The stunning All Saints Each Horndon church is built of mellow red Tudor brick and stands in magnificent isolation with wide views to the Thames. The Tyrells of nearby Heron Hall rebuilt the Norman church in the fifteenth century and were buried here for four centuries.
Years of decay, theft and vandalism followed until the All Saints Society and the Trust rescued the church in the 1970s. There is an exquisite memorial slab to Lady Alice Tyrell (who died in 1422) and a little chantry containing the tomb of Sir Thomas Tyrell (who died in 1476) and his wife. Also to be seen are curious galleried upper rooms in the transepts, one with a Tudor fireplace which may have housed a resident priest.
All Saints is owned by the Churches Conservation Trust, and looked after by a small team of unpaid volunteers known as the ‘The Friends of All Saints’. The core team manage churchyard maintenance, community events, security & CCTV, and visitor access.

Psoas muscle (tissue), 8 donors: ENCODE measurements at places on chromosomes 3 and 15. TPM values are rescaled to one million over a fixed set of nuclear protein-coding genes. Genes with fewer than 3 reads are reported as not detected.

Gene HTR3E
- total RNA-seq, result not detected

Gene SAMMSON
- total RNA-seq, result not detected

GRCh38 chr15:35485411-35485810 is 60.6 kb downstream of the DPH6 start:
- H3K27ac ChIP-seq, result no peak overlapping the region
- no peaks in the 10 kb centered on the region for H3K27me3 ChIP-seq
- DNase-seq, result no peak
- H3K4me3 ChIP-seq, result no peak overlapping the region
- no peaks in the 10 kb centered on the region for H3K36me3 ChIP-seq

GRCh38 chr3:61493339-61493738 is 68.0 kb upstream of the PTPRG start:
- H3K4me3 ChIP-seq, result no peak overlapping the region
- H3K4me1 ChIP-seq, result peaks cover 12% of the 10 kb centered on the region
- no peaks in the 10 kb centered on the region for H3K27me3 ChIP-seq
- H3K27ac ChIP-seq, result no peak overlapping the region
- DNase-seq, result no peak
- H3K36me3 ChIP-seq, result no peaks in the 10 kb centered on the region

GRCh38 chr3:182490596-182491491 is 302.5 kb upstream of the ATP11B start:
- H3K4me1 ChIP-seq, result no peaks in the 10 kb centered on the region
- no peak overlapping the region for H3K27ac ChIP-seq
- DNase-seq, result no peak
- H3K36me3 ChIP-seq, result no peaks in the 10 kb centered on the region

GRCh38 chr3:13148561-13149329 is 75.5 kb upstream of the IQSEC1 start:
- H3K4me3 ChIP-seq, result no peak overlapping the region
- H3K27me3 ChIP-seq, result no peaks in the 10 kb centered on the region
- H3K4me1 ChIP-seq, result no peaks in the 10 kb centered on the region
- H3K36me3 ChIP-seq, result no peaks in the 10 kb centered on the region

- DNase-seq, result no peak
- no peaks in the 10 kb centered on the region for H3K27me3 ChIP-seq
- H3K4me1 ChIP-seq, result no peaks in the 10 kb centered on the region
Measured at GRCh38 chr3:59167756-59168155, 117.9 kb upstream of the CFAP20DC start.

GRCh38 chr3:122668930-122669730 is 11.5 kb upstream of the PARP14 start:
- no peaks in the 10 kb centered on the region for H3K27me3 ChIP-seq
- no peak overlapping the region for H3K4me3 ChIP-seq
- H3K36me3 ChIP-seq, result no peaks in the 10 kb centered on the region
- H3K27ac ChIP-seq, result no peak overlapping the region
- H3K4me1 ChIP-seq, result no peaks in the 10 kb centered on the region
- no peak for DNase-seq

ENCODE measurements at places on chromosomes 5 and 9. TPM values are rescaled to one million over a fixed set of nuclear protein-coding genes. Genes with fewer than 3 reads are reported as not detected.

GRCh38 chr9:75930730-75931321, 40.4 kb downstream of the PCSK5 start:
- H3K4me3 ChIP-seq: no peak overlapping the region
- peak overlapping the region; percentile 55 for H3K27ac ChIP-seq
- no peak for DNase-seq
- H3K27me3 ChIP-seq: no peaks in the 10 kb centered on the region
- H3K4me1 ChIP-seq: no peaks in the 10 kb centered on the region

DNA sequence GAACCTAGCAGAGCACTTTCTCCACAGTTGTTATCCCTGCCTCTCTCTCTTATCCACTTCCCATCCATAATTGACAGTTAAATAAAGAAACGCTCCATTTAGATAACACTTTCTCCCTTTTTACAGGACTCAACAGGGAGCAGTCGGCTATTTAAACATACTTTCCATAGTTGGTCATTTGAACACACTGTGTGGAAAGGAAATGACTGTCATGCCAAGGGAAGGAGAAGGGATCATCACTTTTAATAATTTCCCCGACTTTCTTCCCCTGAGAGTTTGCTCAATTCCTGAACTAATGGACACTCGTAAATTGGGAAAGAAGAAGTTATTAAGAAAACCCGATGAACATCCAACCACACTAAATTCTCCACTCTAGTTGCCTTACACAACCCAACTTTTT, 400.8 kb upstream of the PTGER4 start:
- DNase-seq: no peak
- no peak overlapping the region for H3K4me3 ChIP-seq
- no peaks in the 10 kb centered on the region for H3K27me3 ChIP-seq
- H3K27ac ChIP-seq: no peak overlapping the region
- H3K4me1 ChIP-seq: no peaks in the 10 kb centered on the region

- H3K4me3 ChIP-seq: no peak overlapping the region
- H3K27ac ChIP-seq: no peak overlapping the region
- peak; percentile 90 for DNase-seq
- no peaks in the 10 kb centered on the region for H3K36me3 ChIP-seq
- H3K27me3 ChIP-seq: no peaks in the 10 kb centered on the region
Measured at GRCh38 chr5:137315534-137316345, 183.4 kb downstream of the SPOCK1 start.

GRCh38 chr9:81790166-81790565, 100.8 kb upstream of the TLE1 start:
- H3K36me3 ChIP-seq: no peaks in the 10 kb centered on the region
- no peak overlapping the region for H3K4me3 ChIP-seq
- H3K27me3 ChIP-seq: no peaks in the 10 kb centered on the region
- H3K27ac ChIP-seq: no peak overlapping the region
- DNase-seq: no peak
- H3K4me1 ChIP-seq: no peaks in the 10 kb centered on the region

Since the devastating illegal rave which took place at All Saints on New Year’s Eve 2020, security at the church has increased significantly, with 24 hour CCTV and regular security patrols, helping to make All Saints a safe and welcoming place to visit.
Although the church itself is currently closed to the general public, the grounds on which the church are located are open, and the public are very welcome to visit the fascinating churchyard and enjoy the stunning panoramic views of much of London, Kent and Essex. We plan to reinstate visitor access later this year and updates will be posted on our Facebook page.